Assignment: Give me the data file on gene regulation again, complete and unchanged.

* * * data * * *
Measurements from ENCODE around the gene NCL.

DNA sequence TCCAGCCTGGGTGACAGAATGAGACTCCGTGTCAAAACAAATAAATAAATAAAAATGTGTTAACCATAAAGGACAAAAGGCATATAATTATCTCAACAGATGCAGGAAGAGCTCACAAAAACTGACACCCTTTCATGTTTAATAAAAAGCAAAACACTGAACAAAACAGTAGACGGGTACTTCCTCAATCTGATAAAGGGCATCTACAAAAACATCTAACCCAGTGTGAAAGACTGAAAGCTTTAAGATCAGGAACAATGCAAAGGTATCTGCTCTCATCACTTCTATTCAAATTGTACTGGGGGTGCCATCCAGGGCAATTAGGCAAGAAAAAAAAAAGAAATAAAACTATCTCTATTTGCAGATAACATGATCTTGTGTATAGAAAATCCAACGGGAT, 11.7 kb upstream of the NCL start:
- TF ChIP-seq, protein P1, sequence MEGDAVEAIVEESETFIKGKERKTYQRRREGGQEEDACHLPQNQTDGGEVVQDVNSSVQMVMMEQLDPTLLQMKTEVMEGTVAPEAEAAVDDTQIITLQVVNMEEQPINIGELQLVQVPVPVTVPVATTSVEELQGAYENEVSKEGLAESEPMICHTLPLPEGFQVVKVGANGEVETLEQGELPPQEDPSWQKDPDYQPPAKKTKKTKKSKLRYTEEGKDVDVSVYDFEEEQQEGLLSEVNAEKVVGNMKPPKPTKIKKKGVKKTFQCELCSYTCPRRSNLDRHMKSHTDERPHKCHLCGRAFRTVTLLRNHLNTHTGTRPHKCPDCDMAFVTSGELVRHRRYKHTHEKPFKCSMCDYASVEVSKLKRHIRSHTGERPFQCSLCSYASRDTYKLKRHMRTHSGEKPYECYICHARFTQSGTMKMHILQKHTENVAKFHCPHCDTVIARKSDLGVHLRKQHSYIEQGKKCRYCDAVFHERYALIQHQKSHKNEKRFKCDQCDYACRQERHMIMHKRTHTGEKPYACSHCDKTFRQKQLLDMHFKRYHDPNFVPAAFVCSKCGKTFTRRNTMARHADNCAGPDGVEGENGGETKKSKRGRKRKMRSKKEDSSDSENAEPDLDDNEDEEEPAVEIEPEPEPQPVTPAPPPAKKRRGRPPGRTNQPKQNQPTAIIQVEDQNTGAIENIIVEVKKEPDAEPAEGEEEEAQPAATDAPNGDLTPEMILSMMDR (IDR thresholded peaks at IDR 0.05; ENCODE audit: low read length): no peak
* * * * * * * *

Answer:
Measurements from ENCODE around the gene NCL.

DNA sequence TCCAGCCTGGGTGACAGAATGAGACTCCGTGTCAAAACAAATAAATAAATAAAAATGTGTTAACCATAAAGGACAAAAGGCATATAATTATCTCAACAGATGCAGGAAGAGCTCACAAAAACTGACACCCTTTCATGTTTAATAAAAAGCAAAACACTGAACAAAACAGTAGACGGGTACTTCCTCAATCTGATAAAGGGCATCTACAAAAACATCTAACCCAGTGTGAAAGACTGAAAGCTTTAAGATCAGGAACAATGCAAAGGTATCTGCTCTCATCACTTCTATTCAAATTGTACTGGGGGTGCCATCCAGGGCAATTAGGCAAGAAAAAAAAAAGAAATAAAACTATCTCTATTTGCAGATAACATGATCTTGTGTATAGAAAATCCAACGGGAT, 11.7 kb upstream of the NCL start:
- TF ChIP-seq, protein P1, sequence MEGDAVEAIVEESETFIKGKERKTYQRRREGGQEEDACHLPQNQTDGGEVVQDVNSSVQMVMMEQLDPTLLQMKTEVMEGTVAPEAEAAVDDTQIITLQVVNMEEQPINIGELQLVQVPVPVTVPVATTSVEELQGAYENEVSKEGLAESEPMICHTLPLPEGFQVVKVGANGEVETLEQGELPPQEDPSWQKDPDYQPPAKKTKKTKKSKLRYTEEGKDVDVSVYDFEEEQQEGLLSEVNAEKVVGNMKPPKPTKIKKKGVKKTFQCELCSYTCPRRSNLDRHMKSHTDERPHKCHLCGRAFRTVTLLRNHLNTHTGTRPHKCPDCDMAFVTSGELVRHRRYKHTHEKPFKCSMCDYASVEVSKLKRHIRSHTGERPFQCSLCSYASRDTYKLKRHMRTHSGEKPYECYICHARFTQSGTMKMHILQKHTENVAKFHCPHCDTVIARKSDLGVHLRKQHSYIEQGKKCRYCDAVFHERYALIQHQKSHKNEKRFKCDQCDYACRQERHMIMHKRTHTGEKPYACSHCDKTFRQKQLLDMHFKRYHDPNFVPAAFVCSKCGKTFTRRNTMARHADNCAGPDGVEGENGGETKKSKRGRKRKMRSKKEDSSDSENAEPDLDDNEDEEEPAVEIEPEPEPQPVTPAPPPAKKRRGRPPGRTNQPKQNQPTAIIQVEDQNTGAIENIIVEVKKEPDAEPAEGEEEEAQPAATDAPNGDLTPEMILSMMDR (IDR thresholded peaks at IDR 0.05; ENCODE audit: low read length): no peak